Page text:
When blessings hit you square between the eyes.

Yannick and I have three healthy, intelligent, amazing daughters. We too as children were healthy, all our cousins (and there are too many to list/count)were healthy kids, as are our nieces and nephews.

We’ve been blessed. In fact, we’ve won the life lottery, by being given the gift of good health. Out of all the kids that have been born into our family, one has looked cancer dead in the eyes, and kicked it’s ass. We’ve been fortunate to say the least; and to all of you reading this who know somebody who has lost a child, or if you’ve lost your own child, our prayers are with you. And although we will never know your pain, we’re hoping to assist in the fight any way we can.

Our journey to getting involved, in the beginning, had everything to do with gratitude. It is because of our young cousin that we began supporting Sick Kids Hospital, because, a) they’re totally amazing on every level and b) they saved her life!

Then along came Camp Ooch. We were introduced to them via our youngest daughter who chose them as her Philanthropic organization to volunteer for during her first year of high school. We looked into them, fell in love, and have never looked back. In fact, just yesterday I had a coffee meeting with Michelle to discuss the distressing fact that there isn’t enough money to cover all the kids who NEED CAMP OOCH. I had NO idea, and now that I do know that this is the case, Yannick and I will not sleep until we find a way to ensure that every kid will always get to go. You see, Camp Ooch has so many supporters that it’s no wonder, that I, like probably so many other people, simply assumed that Ooch doesn’t need any more help. That they have all the kids who are battling cancer covered with regards to getting them out to camp. As I learned yesterday, this is not the case. Therefore this needs to change; and trust me when I tell you that it will, we’re going to see to it that every kid who wants to go to Camp Ooch continues to be able to go. Their mandate is that no child gets told no, so now we need to find the money to ensure they can hold on to that statement.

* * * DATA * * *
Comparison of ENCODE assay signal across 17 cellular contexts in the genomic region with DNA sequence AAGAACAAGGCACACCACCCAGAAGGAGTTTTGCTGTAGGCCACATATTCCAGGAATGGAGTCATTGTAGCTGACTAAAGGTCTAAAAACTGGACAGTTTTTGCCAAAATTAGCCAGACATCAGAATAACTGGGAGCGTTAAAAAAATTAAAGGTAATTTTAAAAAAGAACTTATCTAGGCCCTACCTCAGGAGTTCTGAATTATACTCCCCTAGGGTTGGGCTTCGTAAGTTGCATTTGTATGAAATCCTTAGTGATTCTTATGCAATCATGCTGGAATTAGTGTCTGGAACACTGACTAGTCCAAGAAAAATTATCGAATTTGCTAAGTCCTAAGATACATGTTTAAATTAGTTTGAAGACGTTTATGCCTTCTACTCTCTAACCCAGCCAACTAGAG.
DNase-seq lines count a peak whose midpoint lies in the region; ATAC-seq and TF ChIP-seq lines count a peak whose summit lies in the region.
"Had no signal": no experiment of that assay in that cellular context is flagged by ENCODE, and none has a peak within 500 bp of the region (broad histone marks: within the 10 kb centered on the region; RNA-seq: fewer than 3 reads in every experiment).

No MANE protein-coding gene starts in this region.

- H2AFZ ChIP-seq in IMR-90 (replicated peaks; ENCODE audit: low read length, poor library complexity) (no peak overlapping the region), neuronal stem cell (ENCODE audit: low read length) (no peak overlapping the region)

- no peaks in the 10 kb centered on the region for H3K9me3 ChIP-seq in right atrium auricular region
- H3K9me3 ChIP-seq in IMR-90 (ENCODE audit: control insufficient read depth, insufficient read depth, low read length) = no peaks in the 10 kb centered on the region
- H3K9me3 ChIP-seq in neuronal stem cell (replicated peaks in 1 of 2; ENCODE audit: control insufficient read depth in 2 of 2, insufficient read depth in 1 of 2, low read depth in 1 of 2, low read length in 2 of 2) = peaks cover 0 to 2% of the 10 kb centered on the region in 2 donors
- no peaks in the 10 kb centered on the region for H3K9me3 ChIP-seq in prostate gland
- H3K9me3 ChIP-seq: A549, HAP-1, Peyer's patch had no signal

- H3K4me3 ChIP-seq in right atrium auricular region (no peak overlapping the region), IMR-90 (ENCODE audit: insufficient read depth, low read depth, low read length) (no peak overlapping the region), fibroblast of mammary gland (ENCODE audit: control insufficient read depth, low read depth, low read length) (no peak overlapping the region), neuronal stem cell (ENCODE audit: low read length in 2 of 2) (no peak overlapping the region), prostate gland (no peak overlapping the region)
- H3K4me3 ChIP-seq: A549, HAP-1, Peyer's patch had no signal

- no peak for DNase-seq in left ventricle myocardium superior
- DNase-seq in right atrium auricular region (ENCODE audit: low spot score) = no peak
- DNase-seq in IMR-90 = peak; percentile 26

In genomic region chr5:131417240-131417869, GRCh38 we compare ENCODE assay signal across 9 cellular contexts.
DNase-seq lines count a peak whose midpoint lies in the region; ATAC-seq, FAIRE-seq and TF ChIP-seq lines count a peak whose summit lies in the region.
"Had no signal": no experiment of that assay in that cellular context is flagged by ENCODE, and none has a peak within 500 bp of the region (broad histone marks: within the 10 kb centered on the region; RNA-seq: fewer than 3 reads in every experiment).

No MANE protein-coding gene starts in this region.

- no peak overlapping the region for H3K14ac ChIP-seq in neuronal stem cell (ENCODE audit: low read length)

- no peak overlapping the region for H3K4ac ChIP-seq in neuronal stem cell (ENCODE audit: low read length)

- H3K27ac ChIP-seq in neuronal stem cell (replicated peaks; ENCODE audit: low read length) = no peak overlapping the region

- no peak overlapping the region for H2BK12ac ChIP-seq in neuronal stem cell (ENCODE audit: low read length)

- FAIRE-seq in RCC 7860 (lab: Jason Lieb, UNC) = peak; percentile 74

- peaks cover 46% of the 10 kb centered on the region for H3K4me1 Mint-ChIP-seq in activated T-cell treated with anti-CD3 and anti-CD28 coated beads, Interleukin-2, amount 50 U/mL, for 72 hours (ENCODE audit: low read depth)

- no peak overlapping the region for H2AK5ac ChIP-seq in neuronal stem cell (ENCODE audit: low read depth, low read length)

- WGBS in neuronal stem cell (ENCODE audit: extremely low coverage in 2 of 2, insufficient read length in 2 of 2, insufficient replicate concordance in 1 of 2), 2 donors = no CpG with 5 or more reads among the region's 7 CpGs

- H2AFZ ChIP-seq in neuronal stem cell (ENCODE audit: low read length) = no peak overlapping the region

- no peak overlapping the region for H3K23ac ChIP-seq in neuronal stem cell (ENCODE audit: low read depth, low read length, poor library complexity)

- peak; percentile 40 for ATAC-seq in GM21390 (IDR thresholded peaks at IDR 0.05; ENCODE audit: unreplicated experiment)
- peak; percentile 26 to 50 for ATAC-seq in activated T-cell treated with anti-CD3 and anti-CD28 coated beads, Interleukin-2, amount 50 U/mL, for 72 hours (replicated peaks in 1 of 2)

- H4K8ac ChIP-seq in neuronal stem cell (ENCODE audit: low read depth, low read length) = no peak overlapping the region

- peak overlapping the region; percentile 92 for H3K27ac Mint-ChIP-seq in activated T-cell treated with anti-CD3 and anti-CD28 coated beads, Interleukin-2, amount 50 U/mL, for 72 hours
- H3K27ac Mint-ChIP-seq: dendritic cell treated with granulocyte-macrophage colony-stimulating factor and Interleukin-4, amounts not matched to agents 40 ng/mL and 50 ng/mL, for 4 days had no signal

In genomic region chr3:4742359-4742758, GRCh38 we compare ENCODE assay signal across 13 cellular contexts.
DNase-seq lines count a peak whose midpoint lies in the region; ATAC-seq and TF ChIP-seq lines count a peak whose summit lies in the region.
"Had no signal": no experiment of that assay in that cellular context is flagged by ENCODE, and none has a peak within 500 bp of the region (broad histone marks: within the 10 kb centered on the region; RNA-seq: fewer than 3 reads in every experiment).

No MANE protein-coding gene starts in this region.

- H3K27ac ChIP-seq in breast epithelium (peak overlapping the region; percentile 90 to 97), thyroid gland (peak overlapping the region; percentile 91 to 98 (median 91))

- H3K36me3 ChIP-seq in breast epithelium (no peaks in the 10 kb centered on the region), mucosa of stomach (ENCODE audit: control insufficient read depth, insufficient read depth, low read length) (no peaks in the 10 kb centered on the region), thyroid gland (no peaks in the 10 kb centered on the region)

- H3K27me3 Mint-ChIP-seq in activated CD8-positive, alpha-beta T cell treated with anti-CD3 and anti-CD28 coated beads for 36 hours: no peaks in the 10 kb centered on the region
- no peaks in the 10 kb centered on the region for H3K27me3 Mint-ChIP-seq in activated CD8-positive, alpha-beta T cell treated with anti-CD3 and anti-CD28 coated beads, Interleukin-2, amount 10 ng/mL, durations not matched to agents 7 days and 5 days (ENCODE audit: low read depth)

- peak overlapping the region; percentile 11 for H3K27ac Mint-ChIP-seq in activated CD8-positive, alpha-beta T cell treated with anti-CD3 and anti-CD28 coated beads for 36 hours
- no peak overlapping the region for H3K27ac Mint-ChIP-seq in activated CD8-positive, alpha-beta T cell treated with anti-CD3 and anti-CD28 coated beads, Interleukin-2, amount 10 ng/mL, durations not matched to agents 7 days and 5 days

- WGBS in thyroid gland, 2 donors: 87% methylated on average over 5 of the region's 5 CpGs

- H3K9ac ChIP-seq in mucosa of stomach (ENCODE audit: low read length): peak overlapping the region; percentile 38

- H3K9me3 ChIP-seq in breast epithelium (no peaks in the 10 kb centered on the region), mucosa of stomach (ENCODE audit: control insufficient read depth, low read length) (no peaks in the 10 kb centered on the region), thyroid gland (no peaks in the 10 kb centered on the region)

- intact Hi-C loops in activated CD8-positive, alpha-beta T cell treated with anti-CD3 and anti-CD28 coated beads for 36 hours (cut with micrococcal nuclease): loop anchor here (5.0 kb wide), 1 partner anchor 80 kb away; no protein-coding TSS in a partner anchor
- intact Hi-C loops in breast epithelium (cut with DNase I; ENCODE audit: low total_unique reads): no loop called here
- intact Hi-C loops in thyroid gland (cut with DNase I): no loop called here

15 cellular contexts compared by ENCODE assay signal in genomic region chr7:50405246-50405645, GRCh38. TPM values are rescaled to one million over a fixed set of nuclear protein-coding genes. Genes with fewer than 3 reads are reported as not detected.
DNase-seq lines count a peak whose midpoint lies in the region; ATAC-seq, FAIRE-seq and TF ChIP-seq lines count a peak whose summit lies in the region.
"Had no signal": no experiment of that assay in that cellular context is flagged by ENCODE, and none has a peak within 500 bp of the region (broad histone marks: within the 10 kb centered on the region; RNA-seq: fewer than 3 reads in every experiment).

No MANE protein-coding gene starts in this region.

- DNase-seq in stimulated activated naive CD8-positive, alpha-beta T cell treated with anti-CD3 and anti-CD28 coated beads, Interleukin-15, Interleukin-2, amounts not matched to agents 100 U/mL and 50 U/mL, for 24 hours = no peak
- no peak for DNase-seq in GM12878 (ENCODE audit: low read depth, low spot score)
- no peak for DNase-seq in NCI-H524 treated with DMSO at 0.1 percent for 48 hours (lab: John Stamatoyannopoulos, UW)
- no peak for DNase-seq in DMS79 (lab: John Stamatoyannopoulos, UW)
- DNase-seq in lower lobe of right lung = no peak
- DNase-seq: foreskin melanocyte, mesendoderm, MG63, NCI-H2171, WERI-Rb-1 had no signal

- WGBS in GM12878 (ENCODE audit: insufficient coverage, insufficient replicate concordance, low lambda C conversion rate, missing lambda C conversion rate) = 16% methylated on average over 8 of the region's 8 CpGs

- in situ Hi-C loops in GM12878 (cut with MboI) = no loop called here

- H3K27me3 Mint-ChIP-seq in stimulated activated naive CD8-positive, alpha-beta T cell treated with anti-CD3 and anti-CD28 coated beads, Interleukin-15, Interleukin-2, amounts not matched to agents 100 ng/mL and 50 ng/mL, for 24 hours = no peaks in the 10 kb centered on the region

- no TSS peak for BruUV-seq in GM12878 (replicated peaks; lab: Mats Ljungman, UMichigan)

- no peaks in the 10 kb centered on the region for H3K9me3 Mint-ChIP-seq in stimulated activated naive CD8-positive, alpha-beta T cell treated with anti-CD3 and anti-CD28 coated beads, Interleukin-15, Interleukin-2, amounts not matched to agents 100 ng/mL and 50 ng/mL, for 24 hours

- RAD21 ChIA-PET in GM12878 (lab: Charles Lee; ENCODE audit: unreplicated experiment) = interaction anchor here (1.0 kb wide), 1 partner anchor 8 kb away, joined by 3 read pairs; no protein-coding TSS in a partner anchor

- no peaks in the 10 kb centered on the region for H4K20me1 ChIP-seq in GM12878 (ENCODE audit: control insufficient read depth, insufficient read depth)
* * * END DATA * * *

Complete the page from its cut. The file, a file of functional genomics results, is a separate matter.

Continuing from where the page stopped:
Then we were invited as a guest to Childhood Cancer Canada’s The Purple Party 2011, by our dear sweet friend Arron Barberian. We were floored at the work this organization was doing. All on it’s own, with zero government backing. We were also moved to get involved. And man have we ever, we co-chair every Purple Party, happily and gratefully, and now I sit on the Scholarship Committee, which let me tell you, helping to decide who gets what, when watching videos of young adults sharing theirs stories, makes one wish they had ownership to the pot of gold so that every survivor could have a scholarship, and every kid could go to camp. But so far that’s not what’s happening, so we press on, working hard to secure the funds needed to help these kids deal with life while they fight cancer, or to move far, far away from it once they’ve kicked it’s ass.

Recently, and this took years to have it actually work out due to schedules, we attended the Artists for Peace and Justice (APJ) event during TIFF. This year the stars aligned and we were able to go. To say we received an education about what kids, teens are dealing with in Haiti, is an understatement. We’ve always known that good education is the backbone to a strong future, but we didn’t really understand that there are kids who don’t even get the choice. We had to get involved, and so we did. We’re proud to say that we’re now invested in helping make a difference in the lives of these kids.

I mean, it’s wrong, kids should be able to go to high school, and camp, and shouldn’t get cancer. I’ve posted about it before, they don’t drink, smoke, eat processed foods, so like what gives? And until they figure out what actually does give, neither Yannick or I will stop helping make life better for those who are bravely fighting the fight. And until we live in a world where all teenage kids can get up every single morning to complain about having to get up so early to go to school, or tell their friends that they hate homework, we’ll assist APJ in making sure their school in Haiti never has to say no to a teen who wants to learn.

Because, as corny as it sounds, Whitney wasn’t wrong when she said: “I believe that children are our future, teach them well and let them lead the way…”

If we don’t support kids with our pocket books then honestly, then what are we here for

Hmmm, hmmm, hmmm…